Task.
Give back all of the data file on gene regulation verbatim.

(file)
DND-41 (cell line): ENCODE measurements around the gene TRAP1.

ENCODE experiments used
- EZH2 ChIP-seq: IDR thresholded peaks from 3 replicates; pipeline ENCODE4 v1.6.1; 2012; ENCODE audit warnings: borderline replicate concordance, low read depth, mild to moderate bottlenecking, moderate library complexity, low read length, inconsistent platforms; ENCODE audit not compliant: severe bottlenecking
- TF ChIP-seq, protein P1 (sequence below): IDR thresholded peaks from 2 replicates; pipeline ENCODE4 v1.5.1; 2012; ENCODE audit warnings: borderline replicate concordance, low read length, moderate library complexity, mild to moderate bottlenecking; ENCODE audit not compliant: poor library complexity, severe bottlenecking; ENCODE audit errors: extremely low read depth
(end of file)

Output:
DND-41 (cell line): ENCODE measurements around the gene TRAP1.

ENCODE experiments used
- EZH2 ChIP-seq: IDR thresholded peaks from 3 replicates; pipeline ENCODE4 v1.6.1; 2012; ENCODE audit warnings: borderline replicate concordance, low read depth, mild to moderate bottlenecking, moderate library complexity, low read length, inconsistent platforms; ENCODE audit not compliant: severe bottlenecking
- TF ChIP-seq, protein P1 (sequence below): IDR thresholded peaks from 2 replicates; pipeline ENCODE4 v1.5.1; 2012; ENCODE audit warnings: borderline replicate concordance, low read length, moderate library complexity, mild to moderate bottlenecking; ENCODE audit not compliant: poor library complexity, severe bottlenecking; ENCODE audit errors: extremely low read depth